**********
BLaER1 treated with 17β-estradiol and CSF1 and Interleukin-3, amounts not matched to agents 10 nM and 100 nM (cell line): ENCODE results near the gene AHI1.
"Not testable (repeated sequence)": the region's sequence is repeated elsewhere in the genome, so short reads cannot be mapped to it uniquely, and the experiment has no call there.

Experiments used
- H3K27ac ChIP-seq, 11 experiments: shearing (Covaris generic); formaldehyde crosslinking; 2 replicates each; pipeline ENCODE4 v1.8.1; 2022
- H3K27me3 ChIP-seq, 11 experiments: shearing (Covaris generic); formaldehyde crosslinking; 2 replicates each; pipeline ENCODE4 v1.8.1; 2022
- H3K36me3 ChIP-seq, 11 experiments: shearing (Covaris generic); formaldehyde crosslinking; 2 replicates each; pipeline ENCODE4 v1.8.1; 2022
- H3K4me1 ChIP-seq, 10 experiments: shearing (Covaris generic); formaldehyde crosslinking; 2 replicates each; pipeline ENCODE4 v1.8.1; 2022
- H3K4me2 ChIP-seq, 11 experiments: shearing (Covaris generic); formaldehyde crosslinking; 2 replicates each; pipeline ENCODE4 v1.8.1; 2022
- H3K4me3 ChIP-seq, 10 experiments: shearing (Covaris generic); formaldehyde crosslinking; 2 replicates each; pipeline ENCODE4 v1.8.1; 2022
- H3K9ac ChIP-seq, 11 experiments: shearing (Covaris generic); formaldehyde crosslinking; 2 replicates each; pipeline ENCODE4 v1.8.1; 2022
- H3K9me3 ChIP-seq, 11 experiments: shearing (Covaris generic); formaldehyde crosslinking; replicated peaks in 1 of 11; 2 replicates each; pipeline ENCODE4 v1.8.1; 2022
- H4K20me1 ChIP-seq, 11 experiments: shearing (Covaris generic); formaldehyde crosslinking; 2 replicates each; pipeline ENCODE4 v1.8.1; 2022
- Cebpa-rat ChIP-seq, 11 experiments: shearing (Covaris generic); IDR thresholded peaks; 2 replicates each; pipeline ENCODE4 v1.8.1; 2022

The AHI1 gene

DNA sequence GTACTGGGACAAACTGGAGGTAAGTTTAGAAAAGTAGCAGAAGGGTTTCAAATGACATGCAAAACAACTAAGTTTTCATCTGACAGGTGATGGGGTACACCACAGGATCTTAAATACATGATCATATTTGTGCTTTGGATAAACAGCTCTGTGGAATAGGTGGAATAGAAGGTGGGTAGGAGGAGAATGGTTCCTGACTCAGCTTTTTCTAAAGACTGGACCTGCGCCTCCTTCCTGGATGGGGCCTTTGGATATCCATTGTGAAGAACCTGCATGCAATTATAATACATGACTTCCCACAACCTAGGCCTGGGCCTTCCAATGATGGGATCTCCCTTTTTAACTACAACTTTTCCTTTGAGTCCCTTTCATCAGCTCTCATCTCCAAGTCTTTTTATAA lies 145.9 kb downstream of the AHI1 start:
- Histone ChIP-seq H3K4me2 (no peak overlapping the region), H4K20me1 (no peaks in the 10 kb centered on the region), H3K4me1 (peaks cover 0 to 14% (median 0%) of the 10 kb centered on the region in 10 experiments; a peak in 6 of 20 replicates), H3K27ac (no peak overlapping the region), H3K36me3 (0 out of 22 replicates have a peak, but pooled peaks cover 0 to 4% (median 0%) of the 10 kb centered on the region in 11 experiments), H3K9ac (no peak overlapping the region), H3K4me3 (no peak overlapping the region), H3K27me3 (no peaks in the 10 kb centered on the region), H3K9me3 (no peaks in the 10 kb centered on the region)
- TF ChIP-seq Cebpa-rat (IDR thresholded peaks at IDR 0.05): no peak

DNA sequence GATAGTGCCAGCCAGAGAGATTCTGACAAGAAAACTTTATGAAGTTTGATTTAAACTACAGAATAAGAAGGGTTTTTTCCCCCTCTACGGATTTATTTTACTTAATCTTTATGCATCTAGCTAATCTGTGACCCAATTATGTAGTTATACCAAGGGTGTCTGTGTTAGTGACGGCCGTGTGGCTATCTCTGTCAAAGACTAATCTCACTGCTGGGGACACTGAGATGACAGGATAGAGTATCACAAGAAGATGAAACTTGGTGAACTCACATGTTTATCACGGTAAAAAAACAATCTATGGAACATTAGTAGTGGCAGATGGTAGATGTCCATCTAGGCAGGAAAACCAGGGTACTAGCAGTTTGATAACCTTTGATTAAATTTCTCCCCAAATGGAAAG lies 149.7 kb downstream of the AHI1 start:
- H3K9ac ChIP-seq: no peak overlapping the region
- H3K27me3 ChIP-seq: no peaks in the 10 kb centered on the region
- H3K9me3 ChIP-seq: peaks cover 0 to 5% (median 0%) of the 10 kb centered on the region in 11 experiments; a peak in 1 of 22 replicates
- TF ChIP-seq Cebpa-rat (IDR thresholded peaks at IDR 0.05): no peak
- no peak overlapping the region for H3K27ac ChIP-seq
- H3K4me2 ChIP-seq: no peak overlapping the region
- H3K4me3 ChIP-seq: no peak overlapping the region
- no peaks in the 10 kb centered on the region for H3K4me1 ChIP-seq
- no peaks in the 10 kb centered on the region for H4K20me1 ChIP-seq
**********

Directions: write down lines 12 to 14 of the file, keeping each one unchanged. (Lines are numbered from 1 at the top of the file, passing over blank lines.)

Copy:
- H4K20me1 ChIP-seq, 11 experiments: shearing (Covaris generic); formaldehyde crosslinking; 2 replicates each; pipeline ENCODE4 v1.8.1; 2022
- Cebpa-rat ChIP-seq, 11 experiments: shearing (Covaris generic); IDR thresholded peaks; 2 replicates each; pipeline ENCODE4 v1.8.1; 2022

The AHI1 gene